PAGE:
Level 2 inputs are inputs other than quoted prices included in Level 1 that are observable for the asset or liability, either directly or indirectly. Level 2 inputs might include quoted prices for similar assets and liabilities in active markets, as well as inputs that are observable for the asset or liability (other than quoted prices), such as interest rates, foreign exchange rates, and yield curves that are observable at commonly quoted intervals.

Level 3 inputs are unobservable inputs for the asset or liability, and are typically based on an entity’s own assumptions, as there is little, if any, related market activity.

In instances where the determination of the fair value measurement is based on inputs from different levels of the fair value hierarchy, the level in the fair value hierarchy within which the entire fair value measurement falls is based on the lowest level input that is significant to the fair value measurement in its entirety. Our assessment of the significance of a particular input to the fair value measurement in its entirety requires judgment, and considers factors specific to the asset or liability. We utilize the fair value hierarchy in our accounting for derivatives (Level 2) and financial instruments (Level 2) and in our reviews for impairment of real estate assets (Level 3) and goodwill (Level 3).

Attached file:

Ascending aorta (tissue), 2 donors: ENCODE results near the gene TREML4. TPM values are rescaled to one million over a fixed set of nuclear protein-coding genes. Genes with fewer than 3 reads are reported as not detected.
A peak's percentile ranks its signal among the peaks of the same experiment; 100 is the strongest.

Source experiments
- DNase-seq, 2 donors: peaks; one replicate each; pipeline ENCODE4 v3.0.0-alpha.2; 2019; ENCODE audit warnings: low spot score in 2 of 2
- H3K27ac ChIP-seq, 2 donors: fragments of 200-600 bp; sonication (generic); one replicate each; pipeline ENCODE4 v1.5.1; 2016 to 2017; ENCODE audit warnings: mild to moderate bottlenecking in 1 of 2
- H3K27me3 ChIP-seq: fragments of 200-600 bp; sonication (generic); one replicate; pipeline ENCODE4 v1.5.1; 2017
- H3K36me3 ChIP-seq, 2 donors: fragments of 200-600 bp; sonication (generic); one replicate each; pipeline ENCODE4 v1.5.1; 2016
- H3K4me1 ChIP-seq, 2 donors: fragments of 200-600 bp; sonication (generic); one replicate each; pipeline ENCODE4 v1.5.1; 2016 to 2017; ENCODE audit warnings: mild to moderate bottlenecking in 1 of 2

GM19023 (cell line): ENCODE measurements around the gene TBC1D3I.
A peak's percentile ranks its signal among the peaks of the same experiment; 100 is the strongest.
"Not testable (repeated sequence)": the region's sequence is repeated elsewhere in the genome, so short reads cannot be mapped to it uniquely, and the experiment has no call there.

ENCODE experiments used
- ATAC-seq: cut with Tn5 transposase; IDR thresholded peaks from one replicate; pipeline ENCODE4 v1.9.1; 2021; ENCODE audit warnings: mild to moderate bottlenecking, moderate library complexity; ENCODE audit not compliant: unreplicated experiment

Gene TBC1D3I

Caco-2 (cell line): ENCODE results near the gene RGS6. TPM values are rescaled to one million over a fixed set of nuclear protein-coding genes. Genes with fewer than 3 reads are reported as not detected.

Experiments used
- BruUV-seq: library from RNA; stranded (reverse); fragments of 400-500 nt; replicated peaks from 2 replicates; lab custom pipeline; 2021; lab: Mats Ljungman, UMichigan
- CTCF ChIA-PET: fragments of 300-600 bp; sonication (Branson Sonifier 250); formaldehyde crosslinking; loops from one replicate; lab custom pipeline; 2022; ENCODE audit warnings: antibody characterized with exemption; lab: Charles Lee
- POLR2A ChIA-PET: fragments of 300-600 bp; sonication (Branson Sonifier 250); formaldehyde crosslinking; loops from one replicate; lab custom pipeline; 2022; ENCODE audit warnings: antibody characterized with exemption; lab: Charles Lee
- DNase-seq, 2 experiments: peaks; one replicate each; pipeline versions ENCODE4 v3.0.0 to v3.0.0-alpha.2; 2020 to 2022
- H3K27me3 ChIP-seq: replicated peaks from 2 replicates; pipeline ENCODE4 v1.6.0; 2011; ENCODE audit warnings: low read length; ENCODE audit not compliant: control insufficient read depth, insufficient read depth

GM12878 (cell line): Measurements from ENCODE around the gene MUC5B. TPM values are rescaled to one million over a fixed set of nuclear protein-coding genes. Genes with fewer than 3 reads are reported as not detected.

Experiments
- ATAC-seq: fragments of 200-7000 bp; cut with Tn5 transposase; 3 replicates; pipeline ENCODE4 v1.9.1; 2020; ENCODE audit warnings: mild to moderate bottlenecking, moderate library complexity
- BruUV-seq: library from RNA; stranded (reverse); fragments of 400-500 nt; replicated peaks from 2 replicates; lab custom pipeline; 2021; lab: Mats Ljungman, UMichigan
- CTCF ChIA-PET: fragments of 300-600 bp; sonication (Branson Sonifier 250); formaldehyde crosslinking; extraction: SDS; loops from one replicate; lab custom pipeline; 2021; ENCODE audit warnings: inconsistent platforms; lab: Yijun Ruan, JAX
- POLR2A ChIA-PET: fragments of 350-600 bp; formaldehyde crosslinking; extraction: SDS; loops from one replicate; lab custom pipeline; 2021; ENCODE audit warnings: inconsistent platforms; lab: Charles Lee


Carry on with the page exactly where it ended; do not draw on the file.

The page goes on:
New Accounting Developments